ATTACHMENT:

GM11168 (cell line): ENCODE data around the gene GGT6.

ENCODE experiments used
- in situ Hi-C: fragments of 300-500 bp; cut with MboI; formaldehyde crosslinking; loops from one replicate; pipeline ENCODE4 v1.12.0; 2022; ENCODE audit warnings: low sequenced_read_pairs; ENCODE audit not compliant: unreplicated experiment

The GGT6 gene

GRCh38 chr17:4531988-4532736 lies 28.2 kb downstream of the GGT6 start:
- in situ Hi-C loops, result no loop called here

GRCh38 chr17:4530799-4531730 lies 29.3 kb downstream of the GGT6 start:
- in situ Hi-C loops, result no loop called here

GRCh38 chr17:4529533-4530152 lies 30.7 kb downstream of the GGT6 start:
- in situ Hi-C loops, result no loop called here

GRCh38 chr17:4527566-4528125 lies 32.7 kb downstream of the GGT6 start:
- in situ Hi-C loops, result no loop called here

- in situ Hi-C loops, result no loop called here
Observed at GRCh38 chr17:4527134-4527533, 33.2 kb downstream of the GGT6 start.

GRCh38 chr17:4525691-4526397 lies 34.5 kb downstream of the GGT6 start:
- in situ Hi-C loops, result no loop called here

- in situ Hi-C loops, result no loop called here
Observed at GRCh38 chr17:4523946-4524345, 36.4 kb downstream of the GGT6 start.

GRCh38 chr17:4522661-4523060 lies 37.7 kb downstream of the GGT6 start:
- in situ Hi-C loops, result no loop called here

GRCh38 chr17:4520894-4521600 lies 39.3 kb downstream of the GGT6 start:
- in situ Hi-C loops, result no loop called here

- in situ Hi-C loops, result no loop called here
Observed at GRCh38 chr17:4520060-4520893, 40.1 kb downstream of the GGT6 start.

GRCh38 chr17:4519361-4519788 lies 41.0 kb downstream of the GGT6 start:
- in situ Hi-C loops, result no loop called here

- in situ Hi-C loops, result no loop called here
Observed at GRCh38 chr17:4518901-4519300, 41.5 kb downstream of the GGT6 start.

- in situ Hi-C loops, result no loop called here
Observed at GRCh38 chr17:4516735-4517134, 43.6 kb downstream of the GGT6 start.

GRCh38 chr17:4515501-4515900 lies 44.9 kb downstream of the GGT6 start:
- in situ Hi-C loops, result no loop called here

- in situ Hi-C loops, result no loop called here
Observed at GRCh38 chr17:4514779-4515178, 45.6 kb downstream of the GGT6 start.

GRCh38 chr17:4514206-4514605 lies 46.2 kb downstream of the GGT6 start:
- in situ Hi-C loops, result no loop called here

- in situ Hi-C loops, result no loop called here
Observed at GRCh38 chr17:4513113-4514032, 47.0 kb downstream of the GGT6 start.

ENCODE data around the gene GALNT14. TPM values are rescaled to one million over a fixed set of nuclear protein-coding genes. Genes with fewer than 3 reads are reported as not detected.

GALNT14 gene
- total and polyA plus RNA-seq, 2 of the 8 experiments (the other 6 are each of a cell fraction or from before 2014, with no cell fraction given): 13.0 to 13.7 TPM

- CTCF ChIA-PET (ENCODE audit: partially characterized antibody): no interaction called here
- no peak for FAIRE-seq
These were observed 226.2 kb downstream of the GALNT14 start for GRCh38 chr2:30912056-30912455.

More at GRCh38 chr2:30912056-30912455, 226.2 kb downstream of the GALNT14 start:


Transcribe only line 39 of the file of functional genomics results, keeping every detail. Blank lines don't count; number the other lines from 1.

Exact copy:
ENCODE data around the gene GALNT14. TPM values are rescaled to one million over a fixed set of nuclear protein-coding genes. Genes with fewer than 3 reads are reported as not detected.